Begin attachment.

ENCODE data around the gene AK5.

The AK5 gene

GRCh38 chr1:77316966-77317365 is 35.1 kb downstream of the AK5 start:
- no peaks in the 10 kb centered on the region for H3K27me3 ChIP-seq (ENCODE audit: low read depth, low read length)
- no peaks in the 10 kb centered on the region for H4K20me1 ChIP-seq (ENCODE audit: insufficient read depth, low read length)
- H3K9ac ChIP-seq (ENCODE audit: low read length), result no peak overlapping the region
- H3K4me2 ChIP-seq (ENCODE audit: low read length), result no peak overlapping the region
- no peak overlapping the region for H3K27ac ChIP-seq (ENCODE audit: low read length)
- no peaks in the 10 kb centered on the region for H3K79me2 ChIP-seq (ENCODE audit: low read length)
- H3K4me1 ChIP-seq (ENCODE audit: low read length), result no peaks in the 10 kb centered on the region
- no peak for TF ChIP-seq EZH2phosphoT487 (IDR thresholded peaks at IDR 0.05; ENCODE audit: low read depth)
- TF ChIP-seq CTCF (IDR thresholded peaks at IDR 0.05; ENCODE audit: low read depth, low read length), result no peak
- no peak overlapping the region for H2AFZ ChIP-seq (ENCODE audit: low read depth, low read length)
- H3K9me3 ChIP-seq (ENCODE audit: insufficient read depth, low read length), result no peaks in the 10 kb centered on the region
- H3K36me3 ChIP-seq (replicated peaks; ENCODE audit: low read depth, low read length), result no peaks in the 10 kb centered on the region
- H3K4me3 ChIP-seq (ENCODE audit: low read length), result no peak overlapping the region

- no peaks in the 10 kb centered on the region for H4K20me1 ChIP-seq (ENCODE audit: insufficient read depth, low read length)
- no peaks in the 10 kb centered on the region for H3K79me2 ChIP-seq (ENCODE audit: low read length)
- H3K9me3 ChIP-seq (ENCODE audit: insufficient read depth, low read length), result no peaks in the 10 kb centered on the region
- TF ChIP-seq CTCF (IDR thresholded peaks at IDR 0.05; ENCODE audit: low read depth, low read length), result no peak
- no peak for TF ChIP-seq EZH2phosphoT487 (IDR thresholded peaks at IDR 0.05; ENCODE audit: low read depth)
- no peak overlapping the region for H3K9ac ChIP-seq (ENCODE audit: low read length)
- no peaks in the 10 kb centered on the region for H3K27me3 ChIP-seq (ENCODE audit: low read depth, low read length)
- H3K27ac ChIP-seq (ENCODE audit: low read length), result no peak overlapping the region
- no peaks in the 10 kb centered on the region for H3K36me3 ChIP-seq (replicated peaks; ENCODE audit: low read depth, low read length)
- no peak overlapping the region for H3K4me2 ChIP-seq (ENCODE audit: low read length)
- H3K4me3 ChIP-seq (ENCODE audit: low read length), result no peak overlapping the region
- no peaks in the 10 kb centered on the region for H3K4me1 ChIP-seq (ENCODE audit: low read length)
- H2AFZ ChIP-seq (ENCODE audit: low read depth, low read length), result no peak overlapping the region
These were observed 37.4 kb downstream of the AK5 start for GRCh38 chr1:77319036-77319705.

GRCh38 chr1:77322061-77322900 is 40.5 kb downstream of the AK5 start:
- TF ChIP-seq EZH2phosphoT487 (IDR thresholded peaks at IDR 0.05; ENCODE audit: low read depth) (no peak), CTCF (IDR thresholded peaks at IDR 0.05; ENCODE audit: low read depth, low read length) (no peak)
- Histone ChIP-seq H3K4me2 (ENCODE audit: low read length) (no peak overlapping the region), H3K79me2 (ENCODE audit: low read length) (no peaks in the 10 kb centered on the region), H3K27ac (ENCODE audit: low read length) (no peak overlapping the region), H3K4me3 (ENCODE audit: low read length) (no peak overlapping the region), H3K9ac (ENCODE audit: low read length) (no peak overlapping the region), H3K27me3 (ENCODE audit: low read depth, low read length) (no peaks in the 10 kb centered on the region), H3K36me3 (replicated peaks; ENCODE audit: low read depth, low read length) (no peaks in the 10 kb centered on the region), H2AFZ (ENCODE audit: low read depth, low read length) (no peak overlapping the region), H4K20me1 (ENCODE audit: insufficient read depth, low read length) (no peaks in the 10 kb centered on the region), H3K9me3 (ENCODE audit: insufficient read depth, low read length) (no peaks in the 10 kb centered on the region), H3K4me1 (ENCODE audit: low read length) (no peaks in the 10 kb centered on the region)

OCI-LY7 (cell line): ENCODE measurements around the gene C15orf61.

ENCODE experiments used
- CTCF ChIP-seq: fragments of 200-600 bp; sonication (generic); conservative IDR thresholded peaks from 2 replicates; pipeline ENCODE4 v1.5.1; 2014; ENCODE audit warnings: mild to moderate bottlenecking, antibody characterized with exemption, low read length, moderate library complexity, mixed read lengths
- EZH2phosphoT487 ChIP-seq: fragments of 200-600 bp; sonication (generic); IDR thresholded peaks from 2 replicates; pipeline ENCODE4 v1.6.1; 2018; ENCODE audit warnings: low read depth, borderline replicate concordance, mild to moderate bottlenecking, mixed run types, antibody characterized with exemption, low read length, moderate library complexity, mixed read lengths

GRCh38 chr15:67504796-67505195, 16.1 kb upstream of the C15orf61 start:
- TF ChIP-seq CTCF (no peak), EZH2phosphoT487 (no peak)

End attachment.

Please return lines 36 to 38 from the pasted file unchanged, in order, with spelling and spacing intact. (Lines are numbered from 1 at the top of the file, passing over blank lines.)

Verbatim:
- CTCF ChIP-seq: fragments of 200-600 bp; sonication (generic); conservative IDR thresholded peaks from 2 replicates; pipeline ENCODE4 v1.5.1; 2014; ENCODE audit warnings: mild to moderate bottlenecking, antibody characterized with exemption, low read length, moderate library complexity, mixed read lengths
- EZH2phosphoT487 ChIP-seq: fragments of 200-600 bp; sonication (generic); IDR thresholded peaks from 2 replicates; pipeline ENCODE4 v1.6.1; 2018; ENCODE audit warnings: low read depth, borderline replicate concordance, mild to moderate bottlenecking, mixed run types, antibody characterized with exemption, low read length, moderate library complexity, mixed read lengths

GRCh38 chr15:67504796-67505195, 16.1 kb upstream of the C15orf61 start: